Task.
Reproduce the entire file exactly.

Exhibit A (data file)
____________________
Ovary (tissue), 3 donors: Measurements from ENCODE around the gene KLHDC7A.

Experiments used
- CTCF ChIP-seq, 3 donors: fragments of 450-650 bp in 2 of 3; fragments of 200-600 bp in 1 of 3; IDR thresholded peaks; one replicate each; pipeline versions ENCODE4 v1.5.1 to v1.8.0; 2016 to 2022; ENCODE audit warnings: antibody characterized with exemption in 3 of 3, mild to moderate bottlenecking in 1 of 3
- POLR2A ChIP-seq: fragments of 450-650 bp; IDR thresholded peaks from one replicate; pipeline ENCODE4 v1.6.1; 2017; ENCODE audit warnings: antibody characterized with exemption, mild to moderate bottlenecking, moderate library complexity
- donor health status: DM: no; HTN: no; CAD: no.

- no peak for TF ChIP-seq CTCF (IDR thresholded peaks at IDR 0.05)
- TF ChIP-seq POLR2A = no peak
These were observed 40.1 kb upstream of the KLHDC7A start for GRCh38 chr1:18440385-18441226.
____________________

Ovary (tissue), 3 donors: Measurements from ENCODE around the gene KLHDC7A.

Experiments used
- CTCF ChIP-seq, 3 donors: fragments of 450-650 bp in 2 of 3; fragments of 200-600 bp in 1 of 3; IDR thresholded peaks; one replicate each; pipeline versions ENCODE4 v1.5.1 to v1.8.0; 2016 to 2022; ENCODE audit warnings: antibody characterized with exemption in 3 of 3, mild to moderate bottlenecking in 1 of 3
- POLR2A ChIP-seq: fragments of 450-650 bp; IDR thresholded peaks from one replicate; pipeline ENCODE4 v1.6.1; 2017; ENCODE audit warnings: antibody characterized with exemption, mild to moderate bottlenecking, moderate library complexity
- donor health status: DM: no; HTN: no; CAD: no.

- no peak for TF ChIP-seq CTCF (IDR thresholded peaks at IDR 0.05)
- TF ChIP-seq POLR2A = no peak
These were observed 40.1 kb upstream of the KLHDC7A start for GRCh38 chr1:18440385-18441226.